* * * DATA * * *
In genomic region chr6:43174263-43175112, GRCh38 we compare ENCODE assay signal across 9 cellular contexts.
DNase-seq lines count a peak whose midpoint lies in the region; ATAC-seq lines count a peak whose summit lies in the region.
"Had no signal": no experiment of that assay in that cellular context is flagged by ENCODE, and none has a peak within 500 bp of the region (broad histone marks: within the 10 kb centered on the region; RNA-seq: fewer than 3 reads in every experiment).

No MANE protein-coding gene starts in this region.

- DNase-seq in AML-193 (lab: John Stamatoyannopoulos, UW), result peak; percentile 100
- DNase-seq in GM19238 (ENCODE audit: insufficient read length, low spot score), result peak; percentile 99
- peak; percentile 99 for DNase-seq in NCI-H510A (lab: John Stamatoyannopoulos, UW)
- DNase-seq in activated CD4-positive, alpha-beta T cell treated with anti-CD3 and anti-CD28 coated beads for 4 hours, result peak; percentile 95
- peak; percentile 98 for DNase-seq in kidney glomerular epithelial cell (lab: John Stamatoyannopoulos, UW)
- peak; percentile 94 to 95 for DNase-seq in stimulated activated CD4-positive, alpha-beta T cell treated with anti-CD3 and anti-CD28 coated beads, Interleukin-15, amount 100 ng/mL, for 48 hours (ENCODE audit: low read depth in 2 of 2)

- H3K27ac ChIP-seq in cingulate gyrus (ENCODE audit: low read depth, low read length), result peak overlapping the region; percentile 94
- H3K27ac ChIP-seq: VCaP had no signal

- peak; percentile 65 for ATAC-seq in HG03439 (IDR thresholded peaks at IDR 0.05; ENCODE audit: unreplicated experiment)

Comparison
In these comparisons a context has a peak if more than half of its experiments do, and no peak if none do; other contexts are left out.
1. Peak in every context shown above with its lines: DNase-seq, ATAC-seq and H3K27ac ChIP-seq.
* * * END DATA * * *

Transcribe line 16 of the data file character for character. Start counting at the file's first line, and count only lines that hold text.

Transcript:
1. Peak in every context shown above with its lines: DNase-seq, ATAC-seq and H3K27ac ChIP-seq.